Hunting and the War on Wildlife


Over 200 million animals are killed, maimed and injured by hunters every year in the U.S., with many dying slow, painful deaths. There are many reasons why hunting is cruel, destructive, and unnecessary. Most foundationally, it is morally wrong to kill animals for sport, pleasure, entertainment or fun. Not only does hunting cause suffering to individual animals, animal families are also destroyed and baby animals are abandoned and orphaned. Hunting also disrupts the balance of ecosystems and animal behaviors such as migration and hibernation. For those who fool themselves into thinking hunting is a sport, it is a completely unfair and one-sided one, as no animal can defend themselves from today’s military style weapons and killing devices.

Hunting is not conservation or population control

The leading pro-hunting argument is that hunting reduces the overpopulation of certain species and is good for conservation. This reasoning for killing animals is reinforced time and again by pro-hunting organizations, gun clubs and hunting lobbying groups.

Hunters pose with a dead elk. Image credit gavinrobinson, CC BY-SA 2.0.

According to best public policy, scientific research and wildlife biology, hunting is not considered a viable or effective solution for controlling wildlife or keeping nature in balance. In fact, wildlife biologists affirm that hunting does far more damage than good. Scientific studies indicate that hunting throws entire ecosystems completely out of balance for both prey and predator animals. Hunting can cause the destruction and decimation of animal species as well as the overpopulation of specific species—both leading to ecological disruption.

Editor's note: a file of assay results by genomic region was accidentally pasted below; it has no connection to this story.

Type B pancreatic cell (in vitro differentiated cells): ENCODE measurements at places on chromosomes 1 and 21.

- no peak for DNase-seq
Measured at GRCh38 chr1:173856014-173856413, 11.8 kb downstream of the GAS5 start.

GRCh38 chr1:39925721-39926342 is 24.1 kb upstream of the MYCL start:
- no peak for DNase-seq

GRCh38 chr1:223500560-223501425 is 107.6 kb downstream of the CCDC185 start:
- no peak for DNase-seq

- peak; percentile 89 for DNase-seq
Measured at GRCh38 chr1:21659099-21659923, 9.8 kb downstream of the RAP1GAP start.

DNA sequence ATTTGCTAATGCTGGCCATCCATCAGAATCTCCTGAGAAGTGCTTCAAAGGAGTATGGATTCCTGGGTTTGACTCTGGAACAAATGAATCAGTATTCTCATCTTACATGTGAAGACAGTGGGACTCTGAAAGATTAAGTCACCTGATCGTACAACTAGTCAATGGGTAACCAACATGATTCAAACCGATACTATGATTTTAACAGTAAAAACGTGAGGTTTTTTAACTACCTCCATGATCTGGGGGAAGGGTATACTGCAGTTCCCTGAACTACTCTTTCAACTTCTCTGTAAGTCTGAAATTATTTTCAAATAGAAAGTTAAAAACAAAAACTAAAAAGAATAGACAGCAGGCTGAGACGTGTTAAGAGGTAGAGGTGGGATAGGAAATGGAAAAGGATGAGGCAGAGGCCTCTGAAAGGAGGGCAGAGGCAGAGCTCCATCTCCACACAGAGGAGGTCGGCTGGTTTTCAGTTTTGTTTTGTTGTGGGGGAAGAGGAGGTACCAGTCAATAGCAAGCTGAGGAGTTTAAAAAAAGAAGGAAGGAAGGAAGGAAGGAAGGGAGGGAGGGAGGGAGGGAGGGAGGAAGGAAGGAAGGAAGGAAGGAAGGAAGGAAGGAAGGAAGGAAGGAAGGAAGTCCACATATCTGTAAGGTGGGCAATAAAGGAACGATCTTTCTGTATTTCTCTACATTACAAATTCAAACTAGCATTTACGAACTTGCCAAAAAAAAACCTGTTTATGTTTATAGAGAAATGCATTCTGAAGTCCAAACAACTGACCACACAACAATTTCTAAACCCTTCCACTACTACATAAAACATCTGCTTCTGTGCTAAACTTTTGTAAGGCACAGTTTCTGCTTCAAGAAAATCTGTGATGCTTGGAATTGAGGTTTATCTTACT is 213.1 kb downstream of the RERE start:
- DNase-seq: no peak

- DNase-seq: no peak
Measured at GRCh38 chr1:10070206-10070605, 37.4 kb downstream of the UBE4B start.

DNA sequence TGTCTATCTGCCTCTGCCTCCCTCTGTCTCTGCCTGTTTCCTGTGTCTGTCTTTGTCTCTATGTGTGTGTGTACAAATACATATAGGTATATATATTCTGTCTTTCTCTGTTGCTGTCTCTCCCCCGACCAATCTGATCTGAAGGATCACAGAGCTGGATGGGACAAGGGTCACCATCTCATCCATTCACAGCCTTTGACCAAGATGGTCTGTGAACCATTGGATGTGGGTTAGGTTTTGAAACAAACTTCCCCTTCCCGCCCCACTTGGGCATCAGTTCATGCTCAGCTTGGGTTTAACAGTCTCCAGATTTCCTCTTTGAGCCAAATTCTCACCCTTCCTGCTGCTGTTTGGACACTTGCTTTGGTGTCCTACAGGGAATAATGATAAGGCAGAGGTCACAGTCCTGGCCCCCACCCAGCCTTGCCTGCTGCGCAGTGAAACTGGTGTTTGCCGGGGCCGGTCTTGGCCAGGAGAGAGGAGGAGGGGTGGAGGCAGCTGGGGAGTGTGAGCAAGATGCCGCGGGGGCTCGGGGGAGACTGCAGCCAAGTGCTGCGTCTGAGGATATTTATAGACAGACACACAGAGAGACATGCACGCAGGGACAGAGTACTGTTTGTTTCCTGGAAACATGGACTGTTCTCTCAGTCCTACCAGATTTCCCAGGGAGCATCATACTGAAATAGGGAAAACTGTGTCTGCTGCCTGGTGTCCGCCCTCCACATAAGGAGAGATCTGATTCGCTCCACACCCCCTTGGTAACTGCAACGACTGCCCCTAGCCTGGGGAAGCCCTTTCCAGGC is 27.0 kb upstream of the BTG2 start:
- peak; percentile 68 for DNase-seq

To justify sport hunting, hunters must ignore the numerous ethical solutions to wildlife overpopulation that have been advanced by scientists. Not to mention that hunting causes unnecessary injury and suffering to all the animals in its cross-hairs.

Anti-predator hunting rhetoric

Hunting has become a hot political issue, supported by the NRA (National Rifle Association) and Safari Club International, firearm and gun clubs, hunting organizations, and sport hunting lobby groups. State wildlife agencies are partially funded by pro-hunting groups whose mission is to intentionally increase “game” populations like deer, while disregarding non-game species, so there are more to kill. Under the guise of habitat and wildlife conservation, federal and state agencies like U.S. Fish and Wildlife Services (USFWS) manipulate prey species like deer, elk, and moose to give hunters more to hunt.

Federal and state legislation to kill large numbers of predator animals in order to bolster the population of prey or “game” animals such as deer create bigger herds for sport hunters to kill. This legislation is also enacted to protect free-range and grazing livestock and cattle ranchers, even though according to the National Agriculture Statistics Service, less than 5 percent of livestock are attacked by predator animals. Nationwide, predators of all types account for just 5.5 percent of cattle and calf losses. Because hunters and federal and state legislation together have sought to destroy predator animals, prey animals like deer are overpopulated in many areas across the U.S.

Predators such as coyotes, mountain lions, wolves and bears, are being exterminated across the U.S. Hunters and federal agencies call this “population control” and “wildlife management” but it’s specifically for the benefit of hunting organizations. This is not based on science, it is purely self-serving for hunters and special interest groups, all with the support of federal and state governments and agencies that wish to sell more hunting licenses to generate higher state revenues.